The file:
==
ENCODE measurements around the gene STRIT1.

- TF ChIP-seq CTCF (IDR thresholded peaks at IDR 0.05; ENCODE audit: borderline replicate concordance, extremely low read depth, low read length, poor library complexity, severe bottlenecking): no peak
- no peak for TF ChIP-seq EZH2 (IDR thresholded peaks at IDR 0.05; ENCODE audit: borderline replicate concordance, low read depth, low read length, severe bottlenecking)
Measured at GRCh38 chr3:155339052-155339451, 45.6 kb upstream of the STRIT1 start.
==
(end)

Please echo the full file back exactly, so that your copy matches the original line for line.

ENCODE measurements around the gene STRIT1.

- TF ChIP-seq CTCF (IDR thresholded peaks at IDR 0.05; ENCODE audit: borderline replicate concordance, extremely low read depth, low read length, poor library complexity, severe bottlenecking): no peak
- no peak for TF ChIP-seq EZH2 (IDR thresholded peaks at IDR 0.05; ENCODE audit: borderline replicate concordance, low read depth, low read length, severe bottlenecking)
Measured at GRCh38 chr3:155339052-155339451, 45.6 kb upstream of the STRIT1 start.